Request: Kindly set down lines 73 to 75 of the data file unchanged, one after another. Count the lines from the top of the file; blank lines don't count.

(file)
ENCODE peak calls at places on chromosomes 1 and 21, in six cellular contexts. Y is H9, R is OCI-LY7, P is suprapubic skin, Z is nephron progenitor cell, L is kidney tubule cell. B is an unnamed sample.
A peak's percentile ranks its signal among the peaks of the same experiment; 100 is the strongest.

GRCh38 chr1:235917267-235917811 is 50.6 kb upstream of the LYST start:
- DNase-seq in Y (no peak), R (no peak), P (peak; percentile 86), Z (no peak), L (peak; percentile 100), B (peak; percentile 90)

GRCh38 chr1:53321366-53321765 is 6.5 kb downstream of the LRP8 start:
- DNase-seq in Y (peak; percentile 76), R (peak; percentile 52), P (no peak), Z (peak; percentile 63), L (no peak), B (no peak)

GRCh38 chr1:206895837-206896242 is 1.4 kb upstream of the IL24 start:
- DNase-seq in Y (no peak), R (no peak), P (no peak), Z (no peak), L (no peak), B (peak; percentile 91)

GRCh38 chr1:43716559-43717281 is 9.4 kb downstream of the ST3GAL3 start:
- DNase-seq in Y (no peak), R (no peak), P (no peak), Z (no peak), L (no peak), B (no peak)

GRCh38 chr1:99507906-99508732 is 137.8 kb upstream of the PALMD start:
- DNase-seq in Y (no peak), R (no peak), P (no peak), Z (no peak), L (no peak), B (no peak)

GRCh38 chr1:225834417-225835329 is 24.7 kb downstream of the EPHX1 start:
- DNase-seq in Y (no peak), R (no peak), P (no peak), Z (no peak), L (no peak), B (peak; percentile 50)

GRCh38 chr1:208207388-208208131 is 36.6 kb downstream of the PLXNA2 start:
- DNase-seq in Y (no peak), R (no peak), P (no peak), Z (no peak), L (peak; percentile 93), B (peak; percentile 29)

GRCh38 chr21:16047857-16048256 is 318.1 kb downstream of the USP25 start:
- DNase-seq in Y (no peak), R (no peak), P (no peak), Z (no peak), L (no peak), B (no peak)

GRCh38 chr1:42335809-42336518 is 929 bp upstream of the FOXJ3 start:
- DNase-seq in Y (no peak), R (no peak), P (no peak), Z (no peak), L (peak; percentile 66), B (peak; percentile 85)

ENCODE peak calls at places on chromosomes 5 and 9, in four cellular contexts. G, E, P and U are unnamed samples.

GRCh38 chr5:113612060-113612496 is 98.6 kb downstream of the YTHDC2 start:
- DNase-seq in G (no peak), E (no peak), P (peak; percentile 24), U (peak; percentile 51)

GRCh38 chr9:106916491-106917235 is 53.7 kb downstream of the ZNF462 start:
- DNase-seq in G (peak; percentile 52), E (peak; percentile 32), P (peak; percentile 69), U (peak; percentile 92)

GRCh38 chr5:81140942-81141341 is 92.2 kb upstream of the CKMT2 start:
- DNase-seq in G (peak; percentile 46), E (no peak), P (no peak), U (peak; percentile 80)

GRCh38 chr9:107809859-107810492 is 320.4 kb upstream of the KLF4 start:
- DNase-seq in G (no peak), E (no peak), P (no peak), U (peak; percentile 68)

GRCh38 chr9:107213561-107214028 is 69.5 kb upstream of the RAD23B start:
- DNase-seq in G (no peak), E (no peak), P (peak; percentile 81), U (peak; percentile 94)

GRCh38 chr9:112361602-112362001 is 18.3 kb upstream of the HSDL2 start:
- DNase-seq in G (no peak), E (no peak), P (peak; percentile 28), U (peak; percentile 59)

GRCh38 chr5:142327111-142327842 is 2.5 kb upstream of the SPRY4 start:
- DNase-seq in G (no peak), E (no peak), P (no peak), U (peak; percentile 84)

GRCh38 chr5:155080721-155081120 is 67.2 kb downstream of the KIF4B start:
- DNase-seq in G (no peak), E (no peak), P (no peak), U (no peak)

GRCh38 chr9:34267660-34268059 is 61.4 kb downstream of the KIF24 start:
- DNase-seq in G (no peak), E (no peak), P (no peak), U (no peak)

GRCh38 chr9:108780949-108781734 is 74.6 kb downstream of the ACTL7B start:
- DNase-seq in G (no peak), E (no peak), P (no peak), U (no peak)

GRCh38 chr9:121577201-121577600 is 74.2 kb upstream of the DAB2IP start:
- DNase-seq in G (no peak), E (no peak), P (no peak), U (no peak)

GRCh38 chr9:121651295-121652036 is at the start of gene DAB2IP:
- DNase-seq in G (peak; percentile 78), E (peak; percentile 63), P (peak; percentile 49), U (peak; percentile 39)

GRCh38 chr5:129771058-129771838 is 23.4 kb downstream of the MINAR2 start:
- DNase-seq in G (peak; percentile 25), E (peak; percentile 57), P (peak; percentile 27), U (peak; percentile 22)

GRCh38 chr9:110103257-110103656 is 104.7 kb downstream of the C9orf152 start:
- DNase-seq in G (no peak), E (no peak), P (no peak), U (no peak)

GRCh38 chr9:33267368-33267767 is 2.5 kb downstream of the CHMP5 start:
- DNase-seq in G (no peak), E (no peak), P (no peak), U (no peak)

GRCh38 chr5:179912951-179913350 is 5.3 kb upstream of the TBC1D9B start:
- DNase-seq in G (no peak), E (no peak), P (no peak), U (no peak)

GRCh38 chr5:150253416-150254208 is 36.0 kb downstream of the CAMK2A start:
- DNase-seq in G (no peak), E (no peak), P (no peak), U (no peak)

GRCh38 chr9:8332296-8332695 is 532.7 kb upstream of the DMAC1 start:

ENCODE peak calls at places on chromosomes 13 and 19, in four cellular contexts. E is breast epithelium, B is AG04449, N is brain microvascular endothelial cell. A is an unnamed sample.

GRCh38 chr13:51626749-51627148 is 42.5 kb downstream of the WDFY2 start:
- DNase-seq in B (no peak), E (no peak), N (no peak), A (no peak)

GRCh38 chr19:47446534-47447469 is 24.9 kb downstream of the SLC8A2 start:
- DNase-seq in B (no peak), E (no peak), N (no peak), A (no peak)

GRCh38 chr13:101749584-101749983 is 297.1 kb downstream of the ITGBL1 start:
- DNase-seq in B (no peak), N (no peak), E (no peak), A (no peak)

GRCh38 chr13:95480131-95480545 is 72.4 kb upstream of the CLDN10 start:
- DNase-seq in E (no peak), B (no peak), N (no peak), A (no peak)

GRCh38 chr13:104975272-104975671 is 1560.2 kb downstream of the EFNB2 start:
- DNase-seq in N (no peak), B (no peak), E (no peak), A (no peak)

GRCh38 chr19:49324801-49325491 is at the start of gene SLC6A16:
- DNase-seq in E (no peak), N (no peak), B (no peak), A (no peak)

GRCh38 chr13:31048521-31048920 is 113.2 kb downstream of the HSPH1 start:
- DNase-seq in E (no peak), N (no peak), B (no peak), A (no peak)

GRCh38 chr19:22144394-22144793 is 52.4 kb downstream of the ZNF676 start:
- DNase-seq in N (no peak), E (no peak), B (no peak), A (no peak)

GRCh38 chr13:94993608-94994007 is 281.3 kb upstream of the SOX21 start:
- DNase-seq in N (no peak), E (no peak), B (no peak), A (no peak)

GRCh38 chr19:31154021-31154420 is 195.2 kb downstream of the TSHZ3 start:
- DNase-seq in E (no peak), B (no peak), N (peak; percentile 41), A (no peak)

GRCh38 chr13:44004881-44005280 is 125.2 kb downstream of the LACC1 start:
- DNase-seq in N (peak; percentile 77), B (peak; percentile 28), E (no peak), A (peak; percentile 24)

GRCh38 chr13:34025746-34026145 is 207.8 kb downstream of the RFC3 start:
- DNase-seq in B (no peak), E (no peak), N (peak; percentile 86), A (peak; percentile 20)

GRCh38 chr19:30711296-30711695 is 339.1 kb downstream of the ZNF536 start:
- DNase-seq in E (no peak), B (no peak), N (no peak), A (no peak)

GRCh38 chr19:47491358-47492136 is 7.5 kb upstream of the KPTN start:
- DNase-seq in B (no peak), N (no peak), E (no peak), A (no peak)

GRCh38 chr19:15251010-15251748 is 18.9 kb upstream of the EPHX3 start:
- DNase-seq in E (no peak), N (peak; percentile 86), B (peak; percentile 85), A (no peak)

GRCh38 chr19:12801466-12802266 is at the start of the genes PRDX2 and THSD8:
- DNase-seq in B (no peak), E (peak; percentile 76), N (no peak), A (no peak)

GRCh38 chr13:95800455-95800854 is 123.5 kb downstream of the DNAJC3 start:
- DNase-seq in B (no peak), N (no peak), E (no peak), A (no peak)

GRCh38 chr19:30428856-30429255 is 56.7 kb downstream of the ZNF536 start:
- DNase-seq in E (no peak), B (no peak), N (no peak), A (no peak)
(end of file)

- DNase-seq in N (no peak), E (no peak), B (no peak), A (no peak)

GRCh38 chr13:94993608-94994007 is 281.3 kb upstream of the SOX21 start:
- DNase-seq in N (no peak), E (no peak), B (no peak), A (no peak)